Biography of Harvey Harris
Louisa County, IA Biographies





HARVEY HARRIS.
The late Harvey Harris, who for half a century was identified with the agricultural development of Louisa county, had passed his ninetieth anniversary at the time of his demise, which occurred on the t6th of December, 1907. He was born in Lincoln county, Ohio, on the 21st of September, 1817, and was a son of Thomas and Rachel (Sutton) Harris, also natives of Ohio. In the paternal line he was of English extraction, the family having located in America during the colonial days. His grandfather, W. M. Harris participated in the Revolutionary war and after the founding of the Union he migrated to the frontier, as Ohio was then termed.

Harvey Harris was reared and educated in his native state, where he continued to reside until 1851, in which year he migrated to Iowa and located in Louisa county. Here he purchased two hundred and forty acres of land which he cleared and improved, engaging in general farming and stock raising during the remainder of his active career. He owned about eight hundred acres when he died. In his family were eight children: Harriet, a resident of Morning Sun, and the widow of Alexander Hamilton, of Bushnell, Illinois; Isaac, who is deceased; Thomas, a resident of Marshall township; Rachel, who is living on the old homestead; Joseph, who makes his home in Morning Sun; Jasper N., living in Wapello; Eugene, who is deceased; and George B., of Morning Sun. Mrs. Harris, the mother of these children, passed away twelve years before her husband, her demise occurring on the 30th of January, 1895.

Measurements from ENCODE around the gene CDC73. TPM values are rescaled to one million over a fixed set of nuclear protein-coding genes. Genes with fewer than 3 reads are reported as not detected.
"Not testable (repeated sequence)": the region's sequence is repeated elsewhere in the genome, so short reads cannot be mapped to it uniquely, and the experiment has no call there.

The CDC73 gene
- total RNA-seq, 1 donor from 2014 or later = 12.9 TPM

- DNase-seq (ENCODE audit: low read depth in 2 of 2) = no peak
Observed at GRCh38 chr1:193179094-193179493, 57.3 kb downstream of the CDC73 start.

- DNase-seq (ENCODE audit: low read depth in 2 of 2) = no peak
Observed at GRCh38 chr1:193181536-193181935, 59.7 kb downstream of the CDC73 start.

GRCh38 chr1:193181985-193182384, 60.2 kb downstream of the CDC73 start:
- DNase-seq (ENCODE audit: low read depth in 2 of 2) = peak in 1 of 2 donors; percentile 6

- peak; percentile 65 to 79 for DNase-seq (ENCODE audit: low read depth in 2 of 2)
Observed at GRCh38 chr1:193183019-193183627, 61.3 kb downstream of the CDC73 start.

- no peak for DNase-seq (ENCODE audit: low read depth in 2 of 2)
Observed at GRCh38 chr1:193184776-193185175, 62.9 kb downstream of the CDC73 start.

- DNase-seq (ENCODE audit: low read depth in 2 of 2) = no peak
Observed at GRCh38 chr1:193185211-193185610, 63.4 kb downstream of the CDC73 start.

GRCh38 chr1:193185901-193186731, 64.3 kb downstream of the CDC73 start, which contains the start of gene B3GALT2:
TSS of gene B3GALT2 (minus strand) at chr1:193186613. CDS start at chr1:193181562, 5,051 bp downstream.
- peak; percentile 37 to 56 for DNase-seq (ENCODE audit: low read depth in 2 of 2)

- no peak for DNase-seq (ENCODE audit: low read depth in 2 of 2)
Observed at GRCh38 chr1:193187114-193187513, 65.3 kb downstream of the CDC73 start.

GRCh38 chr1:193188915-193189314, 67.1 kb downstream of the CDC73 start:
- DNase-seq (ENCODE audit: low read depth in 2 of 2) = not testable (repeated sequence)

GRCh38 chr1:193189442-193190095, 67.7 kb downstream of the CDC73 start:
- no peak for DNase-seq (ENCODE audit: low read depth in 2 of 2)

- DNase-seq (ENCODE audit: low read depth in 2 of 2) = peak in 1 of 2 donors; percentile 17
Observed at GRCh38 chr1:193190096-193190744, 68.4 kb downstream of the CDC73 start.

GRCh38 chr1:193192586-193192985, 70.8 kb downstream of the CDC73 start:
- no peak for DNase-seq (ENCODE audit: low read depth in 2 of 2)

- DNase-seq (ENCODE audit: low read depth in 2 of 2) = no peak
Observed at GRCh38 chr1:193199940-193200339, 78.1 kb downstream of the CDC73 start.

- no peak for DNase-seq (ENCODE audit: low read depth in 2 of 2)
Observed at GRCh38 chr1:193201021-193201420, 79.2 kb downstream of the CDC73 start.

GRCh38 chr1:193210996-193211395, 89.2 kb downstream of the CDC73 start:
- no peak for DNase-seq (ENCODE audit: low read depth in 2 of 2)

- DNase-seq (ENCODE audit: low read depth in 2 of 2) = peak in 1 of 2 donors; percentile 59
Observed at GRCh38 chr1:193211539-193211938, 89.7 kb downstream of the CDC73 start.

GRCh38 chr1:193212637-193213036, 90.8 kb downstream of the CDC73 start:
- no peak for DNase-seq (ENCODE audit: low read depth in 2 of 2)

Politically Mr. Harris affiliated with the democratic party. He was a public spirited man and possessed a strong sense of his civic responsibilities, so that he always took an active and helpful interest in all township matters of a governmental nature. He filled the various minor offices of the township and was also county supervisor, giving faithful and competent service in the discharge of his official responsibilities. During the long period of his residence here Mr. Harris saw many changes in agricultural and commercial methods, as well as in the mode of living, as the country developed and civilization spread westward. Steam cars superseded the stage coach, while the amount of manual labor essential to the cultivation of the soil was very greatly minimized by the advent of modern farming implements. but probably his most interesting observations were in connection with the development of the Union, which he noted slowly advance through the period of reconstruction to the firm, stable position it holds today with the great nations of the world.

From:
History of Louisa County, Iowa
From Its Earliest Settlement to 1912
Vol II
The S. J. Clarke Publishing Co.
Chiago 1912


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